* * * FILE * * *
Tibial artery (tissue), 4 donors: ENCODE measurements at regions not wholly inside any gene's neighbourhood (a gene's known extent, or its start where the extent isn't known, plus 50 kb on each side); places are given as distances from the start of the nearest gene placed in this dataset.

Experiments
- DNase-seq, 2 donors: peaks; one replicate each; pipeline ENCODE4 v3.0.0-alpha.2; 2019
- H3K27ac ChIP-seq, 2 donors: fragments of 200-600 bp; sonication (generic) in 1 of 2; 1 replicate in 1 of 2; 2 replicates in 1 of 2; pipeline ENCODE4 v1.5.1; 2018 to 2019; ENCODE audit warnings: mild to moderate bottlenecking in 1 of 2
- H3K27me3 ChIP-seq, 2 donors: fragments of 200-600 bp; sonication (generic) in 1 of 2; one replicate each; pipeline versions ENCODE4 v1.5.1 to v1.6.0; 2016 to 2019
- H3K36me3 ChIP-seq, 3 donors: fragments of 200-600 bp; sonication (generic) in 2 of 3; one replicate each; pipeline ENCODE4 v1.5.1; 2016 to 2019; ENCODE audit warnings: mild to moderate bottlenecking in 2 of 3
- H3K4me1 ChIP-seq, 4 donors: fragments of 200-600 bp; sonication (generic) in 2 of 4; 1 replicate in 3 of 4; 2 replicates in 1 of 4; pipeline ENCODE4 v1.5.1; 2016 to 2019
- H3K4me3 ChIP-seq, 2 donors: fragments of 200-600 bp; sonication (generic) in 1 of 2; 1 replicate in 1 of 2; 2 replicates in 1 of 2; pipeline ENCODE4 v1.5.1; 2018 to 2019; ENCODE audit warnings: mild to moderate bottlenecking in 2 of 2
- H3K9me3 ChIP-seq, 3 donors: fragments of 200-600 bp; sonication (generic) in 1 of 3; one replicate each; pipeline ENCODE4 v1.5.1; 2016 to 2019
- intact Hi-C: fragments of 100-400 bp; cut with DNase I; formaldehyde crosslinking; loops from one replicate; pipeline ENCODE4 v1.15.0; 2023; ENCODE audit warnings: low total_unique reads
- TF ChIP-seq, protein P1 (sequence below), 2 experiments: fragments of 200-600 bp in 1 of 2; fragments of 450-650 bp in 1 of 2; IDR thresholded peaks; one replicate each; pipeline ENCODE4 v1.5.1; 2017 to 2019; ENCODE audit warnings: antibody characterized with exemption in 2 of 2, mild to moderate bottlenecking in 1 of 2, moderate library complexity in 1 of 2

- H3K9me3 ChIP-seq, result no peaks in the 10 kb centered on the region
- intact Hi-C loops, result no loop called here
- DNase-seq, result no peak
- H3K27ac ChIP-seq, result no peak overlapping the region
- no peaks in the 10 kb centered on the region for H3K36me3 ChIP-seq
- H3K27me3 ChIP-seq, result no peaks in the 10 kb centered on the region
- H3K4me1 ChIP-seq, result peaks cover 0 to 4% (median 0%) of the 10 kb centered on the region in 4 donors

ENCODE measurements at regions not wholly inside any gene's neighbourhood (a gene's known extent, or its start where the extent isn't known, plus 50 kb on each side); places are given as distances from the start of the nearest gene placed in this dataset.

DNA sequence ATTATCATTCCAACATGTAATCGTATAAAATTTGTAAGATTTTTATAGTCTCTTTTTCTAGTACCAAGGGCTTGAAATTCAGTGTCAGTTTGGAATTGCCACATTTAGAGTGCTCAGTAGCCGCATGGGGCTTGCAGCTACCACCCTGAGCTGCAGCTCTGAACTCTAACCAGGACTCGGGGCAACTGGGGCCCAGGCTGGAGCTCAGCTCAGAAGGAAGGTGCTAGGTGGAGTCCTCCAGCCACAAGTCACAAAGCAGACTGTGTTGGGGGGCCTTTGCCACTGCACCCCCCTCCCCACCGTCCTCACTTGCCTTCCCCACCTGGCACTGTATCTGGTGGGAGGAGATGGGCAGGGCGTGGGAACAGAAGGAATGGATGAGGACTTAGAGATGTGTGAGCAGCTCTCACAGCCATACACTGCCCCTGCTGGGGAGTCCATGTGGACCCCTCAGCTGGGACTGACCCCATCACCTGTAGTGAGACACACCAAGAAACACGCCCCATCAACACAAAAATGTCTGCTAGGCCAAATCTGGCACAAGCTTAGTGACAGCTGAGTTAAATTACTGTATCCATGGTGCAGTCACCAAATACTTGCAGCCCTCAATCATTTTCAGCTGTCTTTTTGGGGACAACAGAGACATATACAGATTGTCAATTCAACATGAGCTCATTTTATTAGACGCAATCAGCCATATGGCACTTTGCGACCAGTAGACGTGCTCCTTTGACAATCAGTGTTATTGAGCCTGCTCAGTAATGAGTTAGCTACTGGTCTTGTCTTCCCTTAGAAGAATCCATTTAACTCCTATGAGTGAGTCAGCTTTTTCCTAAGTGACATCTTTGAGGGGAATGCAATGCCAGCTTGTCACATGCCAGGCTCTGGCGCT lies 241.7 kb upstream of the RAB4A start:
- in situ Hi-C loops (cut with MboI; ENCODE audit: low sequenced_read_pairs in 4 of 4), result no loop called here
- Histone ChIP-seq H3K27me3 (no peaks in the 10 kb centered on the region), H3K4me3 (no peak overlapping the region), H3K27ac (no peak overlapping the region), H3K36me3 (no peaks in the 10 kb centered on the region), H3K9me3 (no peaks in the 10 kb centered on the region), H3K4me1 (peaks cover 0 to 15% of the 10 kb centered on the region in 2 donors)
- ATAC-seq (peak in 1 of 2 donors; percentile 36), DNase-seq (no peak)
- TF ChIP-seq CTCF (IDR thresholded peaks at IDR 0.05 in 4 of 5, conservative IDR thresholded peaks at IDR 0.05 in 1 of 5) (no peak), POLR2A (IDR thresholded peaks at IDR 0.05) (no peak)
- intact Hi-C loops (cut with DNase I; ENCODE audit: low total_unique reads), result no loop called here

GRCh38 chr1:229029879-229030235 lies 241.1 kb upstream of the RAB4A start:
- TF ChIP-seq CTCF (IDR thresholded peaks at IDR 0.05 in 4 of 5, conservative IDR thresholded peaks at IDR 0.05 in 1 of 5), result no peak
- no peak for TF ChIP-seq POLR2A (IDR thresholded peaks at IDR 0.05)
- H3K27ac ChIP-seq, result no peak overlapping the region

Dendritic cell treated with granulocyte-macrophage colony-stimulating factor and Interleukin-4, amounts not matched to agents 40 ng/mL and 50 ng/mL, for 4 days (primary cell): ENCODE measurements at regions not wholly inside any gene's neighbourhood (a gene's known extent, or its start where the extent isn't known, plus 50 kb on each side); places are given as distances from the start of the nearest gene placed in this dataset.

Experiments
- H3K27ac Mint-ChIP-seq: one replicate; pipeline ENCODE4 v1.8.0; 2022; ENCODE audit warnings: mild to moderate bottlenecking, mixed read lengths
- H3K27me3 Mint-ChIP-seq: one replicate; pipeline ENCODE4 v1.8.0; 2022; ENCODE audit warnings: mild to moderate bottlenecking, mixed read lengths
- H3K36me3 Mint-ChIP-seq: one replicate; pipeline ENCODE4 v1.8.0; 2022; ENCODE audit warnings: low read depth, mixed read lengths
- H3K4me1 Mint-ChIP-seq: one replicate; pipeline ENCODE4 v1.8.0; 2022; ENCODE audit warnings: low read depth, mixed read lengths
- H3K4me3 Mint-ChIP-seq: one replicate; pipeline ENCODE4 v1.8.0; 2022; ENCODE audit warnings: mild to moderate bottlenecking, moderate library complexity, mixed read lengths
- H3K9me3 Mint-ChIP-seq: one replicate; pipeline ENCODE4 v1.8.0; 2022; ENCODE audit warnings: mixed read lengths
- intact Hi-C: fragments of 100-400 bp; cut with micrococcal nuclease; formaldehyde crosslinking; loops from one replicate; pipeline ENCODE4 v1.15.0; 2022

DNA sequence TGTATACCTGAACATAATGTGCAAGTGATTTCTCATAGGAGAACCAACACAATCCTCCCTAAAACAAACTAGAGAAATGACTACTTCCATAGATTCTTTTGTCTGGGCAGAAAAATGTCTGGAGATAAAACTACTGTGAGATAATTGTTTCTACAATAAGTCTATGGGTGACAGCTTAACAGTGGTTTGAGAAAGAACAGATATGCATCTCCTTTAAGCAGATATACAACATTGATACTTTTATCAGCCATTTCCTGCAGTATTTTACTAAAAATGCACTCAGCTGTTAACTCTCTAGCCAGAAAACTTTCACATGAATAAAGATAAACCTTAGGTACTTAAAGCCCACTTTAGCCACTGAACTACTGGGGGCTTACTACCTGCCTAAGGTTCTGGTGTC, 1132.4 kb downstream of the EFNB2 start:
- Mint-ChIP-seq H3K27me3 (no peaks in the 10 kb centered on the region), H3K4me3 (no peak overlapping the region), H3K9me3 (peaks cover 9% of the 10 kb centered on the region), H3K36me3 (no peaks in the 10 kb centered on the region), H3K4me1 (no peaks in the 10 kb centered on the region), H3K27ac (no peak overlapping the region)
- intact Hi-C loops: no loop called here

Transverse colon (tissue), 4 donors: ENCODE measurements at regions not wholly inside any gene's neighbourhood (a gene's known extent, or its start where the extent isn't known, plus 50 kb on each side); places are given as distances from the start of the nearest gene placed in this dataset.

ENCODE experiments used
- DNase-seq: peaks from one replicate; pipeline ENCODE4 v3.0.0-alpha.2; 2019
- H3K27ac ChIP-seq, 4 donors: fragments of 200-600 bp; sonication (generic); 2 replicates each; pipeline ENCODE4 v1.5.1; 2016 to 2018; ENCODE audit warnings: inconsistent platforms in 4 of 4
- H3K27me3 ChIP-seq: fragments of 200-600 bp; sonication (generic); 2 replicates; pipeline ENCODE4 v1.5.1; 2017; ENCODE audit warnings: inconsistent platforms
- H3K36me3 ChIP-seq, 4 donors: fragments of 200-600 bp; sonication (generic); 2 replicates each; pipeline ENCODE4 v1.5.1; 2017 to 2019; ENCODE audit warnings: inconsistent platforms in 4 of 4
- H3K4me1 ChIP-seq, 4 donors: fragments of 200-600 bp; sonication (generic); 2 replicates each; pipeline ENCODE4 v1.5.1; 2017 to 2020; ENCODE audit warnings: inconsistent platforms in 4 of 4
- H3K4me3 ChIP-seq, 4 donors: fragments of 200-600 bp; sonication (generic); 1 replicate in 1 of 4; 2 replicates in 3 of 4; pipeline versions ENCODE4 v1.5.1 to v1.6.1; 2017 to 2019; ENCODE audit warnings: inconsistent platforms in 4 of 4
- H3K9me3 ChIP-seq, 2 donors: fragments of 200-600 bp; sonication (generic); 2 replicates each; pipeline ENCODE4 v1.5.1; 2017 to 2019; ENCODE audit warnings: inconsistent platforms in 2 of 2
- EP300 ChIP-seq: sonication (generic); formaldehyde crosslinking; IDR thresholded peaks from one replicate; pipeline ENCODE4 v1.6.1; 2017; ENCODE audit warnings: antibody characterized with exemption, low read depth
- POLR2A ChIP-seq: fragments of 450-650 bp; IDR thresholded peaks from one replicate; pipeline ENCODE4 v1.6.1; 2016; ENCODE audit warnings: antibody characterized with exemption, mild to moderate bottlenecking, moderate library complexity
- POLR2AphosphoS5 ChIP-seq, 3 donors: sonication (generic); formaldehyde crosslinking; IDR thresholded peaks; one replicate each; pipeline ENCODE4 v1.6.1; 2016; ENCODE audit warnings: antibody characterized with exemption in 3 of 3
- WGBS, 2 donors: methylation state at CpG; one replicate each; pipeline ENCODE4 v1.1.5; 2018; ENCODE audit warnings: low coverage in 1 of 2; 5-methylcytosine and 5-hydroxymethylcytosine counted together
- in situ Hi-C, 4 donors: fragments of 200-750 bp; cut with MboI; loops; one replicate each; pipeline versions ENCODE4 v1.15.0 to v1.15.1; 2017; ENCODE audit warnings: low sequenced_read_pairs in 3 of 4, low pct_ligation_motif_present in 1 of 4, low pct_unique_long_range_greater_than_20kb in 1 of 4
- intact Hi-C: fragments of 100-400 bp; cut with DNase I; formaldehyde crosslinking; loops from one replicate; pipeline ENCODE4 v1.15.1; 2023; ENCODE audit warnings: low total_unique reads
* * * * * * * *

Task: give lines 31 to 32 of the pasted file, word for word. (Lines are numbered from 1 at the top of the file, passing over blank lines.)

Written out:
Experiments
- H3K27ac Mint-ChIP-seq: one replicate; pipeline ENCODE4 v1.8.0; 2022; ENCODE audit warnings: mild to moderate bottlenecking, mixed read lengths